- The South is home to more queer people than any other region in the US.
More than one third of all LGBTQ adults live below the Mason-Dixon line.
But, it's not always easy to live here and be your full self.
The South in general is home to some of the most negative LGBTQ policies in the country.
In almost every southern state you can be fired for being LGBTQ, denied services including health services, even turned away from adoption agencies based on religious views.
But the South is changing, and that's because so many LGBTQ people and their allies have decided that nothing should prevent them from living authentically without fear wherever they may call home, and that's where I wanted to begin this journey, right here in my hometown; Pensacola, Florida.
(upbeat music) I am from Pensacola, Florida, the home of white sandy beaches and blue skies.
My family's been here for generations.
I grew up on a ranch just about 20 minutes away from the Alabama state line.
I get on pretty well in the city, but this, this feels like home.
My family went to church on Sundays.
Faith and religion have been such an important part of my journey.
I've always known that I am attracted to men, but it was a sin, it was an abomination.
It's something that I suppressed.
When I was a kid I was constantly corrected.
Don't put your hand on your hip, don't talk like that, put some bass in your voice, don't walk like that.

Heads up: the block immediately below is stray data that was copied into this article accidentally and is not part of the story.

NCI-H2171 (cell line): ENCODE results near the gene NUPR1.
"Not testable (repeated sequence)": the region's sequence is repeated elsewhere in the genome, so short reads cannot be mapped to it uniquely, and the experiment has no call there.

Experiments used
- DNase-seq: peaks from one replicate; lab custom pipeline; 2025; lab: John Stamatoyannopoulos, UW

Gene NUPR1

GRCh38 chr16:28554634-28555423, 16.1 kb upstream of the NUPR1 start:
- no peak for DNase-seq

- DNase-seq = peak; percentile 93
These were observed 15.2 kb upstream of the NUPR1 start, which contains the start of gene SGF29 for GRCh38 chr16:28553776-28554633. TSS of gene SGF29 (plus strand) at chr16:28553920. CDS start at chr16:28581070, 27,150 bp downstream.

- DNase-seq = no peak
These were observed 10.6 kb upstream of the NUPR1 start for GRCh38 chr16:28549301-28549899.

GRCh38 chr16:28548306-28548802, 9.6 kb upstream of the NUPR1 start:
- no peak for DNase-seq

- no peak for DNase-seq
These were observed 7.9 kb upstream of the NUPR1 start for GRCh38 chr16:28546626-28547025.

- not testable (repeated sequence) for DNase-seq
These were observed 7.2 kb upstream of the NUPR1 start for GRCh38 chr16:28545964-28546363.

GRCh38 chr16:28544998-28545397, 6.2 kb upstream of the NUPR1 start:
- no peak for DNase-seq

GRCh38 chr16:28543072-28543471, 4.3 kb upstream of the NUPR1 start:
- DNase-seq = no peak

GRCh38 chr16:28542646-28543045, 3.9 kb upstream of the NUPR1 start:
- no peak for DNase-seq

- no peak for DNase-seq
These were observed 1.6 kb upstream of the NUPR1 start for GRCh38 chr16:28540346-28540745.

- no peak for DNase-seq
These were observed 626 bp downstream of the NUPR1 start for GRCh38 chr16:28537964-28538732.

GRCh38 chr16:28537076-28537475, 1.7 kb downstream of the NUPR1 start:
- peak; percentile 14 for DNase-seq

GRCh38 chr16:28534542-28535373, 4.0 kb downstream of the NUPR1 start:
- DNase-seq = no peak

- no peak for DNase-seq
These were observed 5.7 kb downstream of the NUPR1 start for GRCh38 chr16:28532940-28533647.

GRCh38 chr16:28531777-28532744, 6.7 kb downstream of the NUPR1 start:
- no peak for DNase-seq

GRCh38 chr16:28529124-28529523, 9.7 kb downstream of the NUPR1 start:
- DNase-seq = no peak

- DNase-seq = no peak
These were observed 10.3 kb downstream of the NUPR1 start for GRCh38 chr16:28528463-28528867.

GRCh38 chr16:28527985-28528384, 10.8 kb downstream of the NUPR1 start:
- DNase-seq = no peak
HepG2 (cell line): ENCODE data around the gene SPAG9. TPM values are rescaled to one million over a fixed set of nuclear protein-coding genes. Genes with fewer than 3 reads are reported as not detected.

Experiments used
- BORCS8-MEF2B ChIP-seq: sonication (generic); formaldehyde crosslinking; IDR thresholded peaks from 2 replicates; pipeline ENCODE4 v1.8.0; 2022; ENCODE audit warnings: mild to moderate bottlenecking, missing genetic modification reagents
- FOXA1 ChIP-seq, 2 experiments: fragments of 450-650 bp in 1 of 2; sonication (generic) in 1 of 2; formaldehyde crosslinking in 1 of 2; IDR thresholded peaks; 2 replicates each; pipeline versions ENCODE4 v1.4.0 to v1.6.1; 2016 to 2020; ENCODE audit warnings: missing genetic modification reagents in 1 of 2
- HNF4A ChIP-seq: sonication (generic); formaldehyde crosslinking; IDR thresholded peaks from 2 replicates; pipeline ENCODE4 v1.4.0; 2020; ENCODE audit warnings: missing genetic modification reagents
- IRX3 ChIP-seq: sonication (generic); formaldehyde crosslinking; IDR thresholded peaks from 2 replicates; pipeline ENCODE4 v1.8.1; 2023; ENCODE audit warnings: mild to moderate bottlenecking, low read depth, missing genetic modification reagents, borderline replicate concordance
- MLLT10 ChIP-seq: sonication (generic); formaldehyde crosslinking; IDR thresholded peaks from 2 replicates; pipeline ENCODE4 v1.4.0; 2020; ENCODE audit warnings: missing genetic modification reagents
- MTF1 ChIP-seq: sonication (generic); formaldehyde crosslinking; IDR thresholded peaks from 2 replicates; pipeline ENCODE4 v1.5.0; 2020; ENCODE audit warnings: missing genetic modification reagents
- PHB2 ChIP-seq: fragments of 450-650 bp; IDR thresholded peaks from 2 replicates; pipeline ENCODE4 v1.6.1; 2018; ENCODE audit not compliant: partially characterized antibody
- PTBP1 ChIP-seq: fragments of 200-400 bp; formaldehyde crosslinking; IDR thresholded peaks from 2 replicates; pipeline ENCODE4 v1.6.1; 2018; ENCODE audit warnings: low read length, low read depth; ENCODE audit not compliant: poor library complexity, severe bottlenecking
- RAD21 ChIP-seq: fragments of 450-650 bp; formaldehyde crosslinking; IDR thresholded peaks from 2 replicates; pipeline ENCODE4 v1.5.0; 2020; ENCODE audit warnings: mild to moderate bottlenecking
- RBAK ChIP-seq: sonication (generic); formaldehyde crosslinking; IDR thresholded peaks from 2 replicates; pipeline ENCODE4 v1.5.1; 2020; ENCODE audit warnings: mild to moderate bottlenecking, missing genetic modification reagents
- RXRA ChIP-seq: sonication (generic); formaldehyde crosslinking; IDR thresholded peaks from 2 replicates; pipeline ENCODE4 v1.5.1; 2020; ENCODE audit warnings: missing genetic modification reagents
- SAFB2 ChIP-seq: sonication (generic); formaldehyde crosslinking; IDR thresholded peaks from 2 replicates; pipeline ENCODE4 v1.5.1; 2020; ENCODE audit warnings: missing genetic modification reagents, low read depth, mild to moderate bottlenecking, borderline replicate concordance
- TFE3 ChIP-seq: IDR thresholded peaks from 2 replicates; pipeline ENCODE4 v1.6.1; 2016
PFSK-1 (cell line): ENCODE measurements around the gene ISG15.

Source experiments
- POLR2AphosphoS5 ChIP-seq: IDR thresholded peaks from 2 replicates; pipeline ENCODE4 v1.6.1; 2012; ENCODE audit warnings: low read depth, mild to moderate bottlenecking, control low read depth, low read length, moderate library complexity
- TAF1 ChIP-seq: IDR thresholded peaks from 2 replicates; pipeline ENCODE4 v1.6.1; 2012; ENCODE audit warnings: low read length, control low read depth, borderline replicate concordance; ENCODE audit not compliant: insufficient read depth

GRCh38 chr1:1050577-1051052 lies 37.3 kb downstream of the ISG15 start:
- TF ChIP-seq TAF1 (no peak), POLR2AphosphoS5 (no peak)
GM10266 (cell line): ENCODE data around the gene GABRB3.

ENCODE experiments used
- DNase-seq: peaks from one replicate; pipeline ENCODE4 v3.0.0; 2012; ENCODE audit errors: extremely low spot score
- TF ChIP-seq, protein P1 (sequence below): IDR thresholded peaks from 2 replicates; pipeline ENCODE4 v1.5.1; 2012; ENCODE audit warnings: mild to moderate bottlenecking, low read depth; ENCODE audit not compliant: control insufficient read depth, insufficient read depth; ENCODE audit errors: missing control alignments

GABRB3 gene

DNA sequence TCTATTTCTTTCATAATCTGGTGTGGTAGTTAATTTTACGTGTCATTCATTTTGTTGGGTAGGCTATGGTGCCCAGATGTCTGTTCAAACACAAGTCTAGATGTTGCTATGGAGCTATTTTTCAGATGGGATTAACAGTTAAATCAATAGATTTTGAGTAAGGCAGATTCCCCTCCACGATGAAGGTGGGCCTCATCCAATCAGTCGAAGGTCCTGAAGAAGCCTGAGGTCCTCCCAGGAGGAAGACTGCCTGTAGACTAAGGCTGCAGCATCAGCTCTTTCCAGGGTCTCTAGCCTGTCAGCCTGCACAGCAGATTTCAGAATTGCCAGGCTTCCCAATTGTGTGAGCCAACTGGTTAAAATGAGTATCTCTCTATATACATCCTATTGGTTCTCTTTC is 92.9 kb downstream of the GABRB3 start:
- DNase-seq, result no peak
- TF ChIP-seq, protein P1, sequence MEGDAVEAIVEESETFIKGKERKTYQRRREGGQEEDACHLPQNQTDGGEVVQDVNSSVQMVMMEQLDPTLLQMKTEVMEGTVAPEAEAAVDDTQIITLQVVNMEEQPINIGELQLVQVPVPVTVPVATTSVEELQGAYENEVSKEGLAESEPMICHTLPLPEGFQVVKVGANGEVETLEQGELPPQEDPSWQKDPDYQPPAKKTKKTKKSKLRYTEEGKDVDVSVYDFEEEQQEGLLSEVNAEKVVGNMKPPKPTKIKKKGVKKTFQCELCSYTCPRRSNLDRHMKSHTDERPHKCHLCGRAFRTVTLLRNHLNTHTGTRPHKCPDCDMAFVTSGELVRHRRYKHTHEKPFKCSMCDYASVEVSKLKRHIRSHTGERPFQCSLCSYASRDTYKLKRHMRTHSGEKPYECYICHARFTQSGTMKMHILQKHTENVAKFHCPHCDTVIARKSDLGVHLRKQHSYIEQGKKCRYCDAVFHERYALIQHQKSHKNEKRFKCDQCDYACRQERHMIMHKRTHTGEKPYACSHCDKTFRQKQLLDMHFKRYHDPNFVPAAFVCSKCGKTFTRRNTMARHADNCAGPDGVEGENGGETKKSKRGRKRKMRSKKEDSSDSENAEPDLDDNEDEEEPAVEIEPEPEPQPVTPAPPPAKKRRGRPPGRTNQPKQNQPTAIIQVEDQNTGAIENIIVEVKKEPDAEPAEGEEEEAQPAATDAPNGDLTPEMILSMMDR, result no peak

Things that as a kid I didn't understand what was so wrong.
But I came to know that if I learned to present more masculine then people responded to me differently.
I started a boy band when I was 12 and became a sex symbol for all of the teenage girls in Pensacola and around the country, toured across the country with Rihanna and Bow Wow, but I recognized that I wasn't being my full self in the process.
Once I left 3D I was recruited by a mega church.
They were looking for a new worship pastor and I love my job at the church.
Somewhere along the way I had a conversation with my pastor.
I told him that I was attracted to men.
He didn't take it so well.
I was immediately removed from my position of leadership in the church, and I was crushed.
I chose to leave.
I chose to leave my home, I chose to leave my family, in order to find a new support system and a group of people who would understand and could accept and embrace all of me.
And I was able to find that in New York City, where I found success on Broadway, a hit queer TV series called Pose, and as an LGBTQ advocate.
But there are people who stay in the South who are fighting every day to create spaces that are affirming, to find pockets of community in an environment that has historically rejected them.
I'm excited to meet those people who are finding ways to create space to be authentic and live freely right here in the South.
- We are so excited that you're here.
- [Dyllón] My first stop is the state just over the border, sweet home Alabama.
This is a place where the fight for civil rights is deeply woven into the fabric of its history and the collective memory of America.